Military influences in fashion

Fashion designers have never been able to resist the precision cut of military garments. They are one of their richest sources of ideas and inspiration. There are echoes of all the classic staples that make up the uniforms of soldiers, aviators and sailors in the modern dress, constantly revisited, adapted and re-interpreted.

In 1920 Coco Chanel based her wide-legged “yachting pants” for women on sailor’s bell-bottoms. The double-breasted jacket is really a cleverly altered eight-buttoned British naval coat. In 1968 Yves Saint Laurent gave the classic military jacket a safari mood. And in 1971 the same Yves Saint Laurent’s “1940s” couture collection shocked the fashion world, an hommage to the Paris of the 1940s, of the Occupation years. It appalled the fashion critics for its blatant disregard for that most basic rule of haute couture: decorum.

The show was fearless, bold and unprecedented at the time in the way the clothes were styled and presented, meant to liberate, to bring freedom into fashion and its ’40s inflected square-shouldered silhouette became a dominant look of the decade and Yves Saint Laurent became one of the most influential couturiers of the second half of the 20th century. “Chanel gave liberation of the body to women and Saint Laurent gave power to women with the men’s clothes.” Pierre Bergé.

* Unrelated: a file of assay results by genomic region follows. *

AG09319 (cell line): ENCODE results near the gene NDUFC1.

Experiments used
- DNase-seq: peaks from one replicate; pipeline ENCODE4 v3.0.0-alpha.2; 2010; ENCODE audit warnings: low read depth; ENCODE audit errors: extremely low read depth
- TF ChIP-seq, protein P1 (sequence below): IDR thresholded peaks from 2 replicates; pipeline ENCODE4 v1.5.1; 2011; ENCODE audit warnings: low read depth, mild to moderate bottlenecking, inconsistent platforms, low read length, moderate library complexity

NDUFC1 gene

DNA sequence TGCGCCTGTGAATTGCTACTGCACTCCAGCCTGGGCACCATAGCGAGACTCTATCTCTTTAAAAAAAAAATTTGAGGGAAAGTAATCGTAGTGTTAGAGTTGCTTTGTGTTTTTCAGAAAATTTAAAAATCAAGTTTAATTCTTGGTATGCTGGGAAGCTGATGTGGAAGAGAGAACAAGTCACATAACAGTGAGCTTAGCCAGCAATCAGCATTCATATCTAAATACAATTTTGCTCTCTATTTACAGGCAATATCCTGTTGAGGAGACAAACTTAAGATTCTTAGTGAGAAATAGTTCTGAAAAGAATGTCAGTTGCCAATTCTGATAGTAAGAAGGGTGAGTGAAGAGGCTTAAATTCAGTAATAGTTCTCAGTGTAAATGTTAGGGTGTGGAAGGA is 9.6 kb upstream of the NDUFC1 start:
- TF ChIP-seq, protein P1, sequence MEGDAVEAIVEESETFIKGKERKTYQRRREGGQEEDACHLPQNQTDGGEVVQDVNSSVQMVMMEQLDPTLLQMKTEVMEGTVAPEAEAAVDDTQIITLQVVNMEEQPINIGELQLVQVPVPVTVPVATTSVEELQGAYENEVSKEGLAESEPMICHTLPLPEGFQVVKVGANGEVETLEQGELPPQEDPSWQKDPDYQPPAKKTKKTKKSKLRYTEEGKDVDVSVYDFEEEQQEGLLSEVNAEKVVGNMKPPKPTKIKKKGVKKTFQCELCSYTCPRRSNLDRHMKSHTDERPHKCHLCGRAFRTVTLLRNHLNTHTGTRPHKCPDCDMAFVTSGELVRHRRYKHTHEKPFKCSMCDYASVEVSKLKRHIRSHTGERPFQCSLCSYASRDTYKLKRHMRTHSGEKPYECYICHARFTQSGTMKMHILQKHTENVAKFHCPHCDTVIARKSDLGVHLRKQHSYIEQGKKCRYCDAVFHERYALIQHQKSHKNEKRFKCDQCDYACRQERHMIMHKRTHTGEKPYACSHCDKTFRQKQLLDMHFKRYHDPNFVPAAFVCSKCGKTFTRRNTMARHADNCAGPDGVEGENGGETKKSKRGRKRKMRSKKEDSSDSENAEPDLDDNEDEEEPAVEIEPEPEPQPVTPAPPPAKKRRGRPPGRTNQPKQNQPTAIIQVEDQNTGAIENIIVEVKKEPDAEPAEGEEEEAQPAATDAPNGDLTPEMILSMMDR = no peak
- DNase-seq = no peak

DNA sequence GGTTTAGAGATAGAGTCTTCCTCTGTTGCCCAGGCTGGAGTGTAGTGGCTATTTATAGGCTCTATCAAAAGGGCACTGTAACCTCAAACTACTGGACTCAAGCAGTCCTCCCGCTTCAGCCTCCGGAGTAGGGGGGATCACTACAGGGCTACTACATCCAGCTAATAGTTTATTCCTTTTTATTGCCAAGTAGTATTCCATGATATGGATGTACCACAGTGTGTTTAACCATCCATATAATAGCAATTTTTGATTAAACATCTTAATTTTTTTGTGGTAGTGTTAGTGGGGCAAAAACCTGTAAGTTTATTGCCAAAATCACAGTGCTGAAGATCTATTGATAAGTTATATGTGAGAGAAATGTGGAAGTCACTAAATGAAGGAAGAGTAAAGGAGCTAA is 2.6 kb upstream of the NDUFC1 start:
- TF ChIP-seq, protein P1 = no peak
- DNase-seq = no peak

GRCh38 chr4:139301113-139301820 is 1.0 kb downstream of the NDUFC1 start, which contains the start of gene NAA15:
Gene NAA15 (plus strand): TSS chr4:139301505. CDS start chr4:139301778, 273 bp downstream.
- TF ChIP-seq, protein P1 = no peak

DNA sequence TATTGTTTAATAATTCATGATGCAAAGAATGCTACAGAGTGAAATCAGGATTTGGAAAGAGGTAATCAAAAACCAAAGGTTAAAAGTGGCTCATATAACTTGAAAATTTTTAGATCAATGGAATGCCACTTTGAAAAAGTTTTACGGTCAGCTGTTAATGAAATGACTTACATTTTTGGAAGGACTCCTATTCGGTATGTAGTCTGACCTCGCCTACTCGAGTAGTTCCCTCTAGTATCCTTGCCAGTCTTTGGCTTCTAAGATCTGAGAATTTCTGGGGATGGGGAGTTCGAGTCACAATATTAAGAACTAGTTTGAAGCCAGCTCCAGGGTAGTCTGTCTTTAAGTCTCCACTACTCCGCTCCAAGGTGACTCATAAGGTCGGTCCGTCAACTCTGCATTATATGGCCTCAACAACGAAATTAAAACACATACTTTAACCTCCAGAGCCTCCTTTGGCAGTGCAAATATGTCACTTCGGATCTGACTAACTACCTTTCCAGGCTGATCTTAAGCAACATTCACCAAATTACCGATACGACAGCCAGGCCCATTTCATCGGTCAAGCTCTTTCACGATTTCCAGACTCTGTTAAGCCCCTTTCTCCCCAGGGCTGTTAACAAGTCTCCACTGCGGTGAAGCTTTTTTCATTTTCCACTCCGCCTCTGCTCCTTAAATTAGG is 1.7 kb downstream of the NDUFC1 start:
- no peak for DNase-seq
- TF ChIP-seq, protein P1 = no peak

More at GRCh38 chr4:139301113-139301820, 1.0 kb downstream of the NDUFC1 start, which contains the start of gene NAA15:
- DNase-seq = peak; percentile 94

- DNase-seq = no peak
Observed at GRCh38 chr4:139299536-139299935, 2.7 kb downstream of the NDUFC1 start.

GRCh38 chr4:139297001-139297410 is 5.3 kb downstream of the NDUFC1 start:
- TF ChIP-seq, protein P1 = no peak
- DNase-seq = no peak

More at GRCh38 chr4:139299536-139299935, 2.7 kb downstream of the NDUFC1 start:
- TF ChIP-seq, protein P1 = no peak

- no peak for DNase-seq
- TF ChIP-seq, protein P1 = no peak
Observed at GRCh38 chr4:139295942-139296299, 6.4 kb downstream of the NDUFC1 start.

It’s been recruited for every designer’s work at some point or another and, of course, it’s been a recurrence in every Burberry collection: every single aspect of the military uniform has been consistently revived, advanced to today, made urban. “The military uniform is everything civilian clothing aspires to be: decorative as well as decorous, functional as well as flattering, dignified as well as daring, perfectly cut as well as comfortable.”

I hope your weekend was lovely and that your week is off to a very stylish and wonderful start!


source: photos by Kalle Gustafsson for Madame Figaro; you can read more about Yves Saint Laurent’s 1971 collection here ; the last quote by Richard Torregrossa from his book, Cary Grant: A Celebration Of Style


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